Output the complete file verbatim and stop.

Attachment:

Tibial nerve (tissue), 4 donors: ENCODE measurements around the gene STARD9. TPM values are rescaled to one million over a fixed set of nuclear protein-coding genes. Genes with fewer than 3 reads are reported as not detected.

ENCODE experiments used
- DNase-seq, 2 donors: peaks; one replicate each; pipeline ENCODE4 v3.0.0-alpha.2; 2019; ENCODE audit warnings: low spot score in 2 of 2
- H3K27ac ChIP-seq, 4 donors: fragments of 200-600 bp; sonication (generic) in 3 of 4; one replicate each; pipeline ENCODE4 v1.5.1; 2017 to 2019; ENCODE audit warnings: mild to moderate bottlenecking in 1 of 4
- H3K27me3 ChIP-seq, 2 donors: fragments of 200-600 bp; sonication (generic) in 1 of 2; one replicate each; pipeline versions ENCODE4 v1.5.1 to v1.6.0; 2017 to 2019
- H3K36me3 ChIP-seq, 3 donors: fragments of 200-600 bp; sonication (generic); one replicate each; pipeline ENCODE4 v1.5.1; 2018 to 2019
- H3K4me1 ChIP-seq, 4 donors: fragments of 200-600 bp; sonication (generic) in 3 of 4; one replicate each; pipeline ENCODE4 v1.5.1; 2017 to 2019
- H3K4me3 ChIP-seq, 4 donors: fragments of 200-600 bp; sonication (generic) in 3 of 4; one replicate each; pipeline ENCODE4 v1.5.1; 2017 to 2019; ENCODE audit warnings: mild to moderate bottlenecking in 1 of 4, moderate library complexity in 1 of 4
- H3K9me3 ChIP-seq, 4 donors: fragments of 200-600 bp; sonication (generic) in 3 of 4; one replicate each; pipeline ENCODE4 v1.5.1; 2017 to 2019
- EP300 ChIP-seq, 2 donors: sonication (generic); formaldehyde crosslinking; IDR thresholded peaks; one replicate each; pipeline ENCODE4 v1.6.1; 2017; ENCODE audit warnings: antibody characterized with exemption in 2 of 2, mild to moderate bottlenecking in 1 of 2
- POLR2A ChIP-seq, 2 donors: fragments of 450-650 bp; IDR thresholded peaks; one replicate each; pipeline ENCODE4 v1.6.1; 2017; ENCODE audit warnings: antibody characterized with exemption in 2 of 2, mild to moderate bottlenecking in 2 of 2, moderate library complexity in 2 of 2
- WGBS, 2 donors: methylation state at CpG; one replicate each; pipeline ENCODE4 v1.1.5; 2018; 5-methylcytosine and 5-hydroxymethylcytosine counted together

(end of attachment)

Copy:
Tibial nerve (tissue), 4 donors: ENCODE measurements around the gene STARD9. TPM values are rescaled to one million over a fixed set of nuclear protein-coding genes. Genes with fewer than 3 reads are reported as not detected.

ENCODE experiments used
- DNase-seq, 2 donors: peaks; one replicate each; pipeline ENCODE4 v3.0.0-alpha.2; 2019; ENCODE audit warnings: low spot score in 2 of 2
- H3K27ac ChIP-seq, 4 donors: fragments of 200-600 bp; sonication (generic) in 3 of 4; one replicate each; pipeline ENCODE4 v1.5.1; 2017 to 2019; ENCODE audit warnings: mild to moderate bottlenecking in 1 of 4
- H3K27me3 ChIP-seq, 2 donors: fragments of 200-600 bp; sonication (generic) in 1 of 2; one replicate each; pipeline versions ENCODE4 v1.5.1 to v1.6.0; 2017 to 2019
- H3K36me3 ChIP-seq, 3 donors: fragments of 200-600 bp; sonication (generic); one replicate each; pipeline ENCODE4 v1.5.1; 2018 to 2019
- H3K4me1 ChIP-seq, 4 donors: fragments of 200-600 bp; sonication (generic) in 3 of 4; one replicate each; pipeline ENCODE4 v1.5.1; 2017 to 2019
- H3K4me3 ChIP-seq, 4 donors: fragments of 200-600 bp; sonication (generic) in 3 of 4; one replicate each; pipeline ENCODE4 v1.5.1; 2017 to 2019; ENCODE audit warnings: mild to moderate bottlenecking in 1 of 4, moderate library complexity in 1 of 4
- H3K9me3 ChIP-seq, 4 donors: fragments of 200-600 bp; sonication (generic) in 3 of 4; one replicate each; pipeline ENCODE4 v1.5.1; 2017 to 2019
- EP300 ChIP-seq, 2 donors: sonication (generic); formaldehyde crosslinking; IDR thresholded peaks; one replicate each; pipeline ENCODE4 v1.6.1; 2017; ENCODE audit warnings: antibody characterized with exemption in 2 of 2, mild to moderate bottlenecking in 1 of 2
- POLR2A ChIP-seq, 2 donors: fragments of 450-650 bp; IDR thresholded peaks; one replicate each; pipeline ENCODE4 v1.6.1; 2017; ENCODE audit warnings: antibody characterized with exemption in 2 of 2, mild to moderate bottlenecking in 2 of 2, moderate library complexity in 2 of 2
- WGBS, 2 donors: methylation state at CpG; one replicate each; pipeline ENCODE4 v1.1.5; 2018; 5-methylcytosine and 5-hydroxymethylcytosine counted together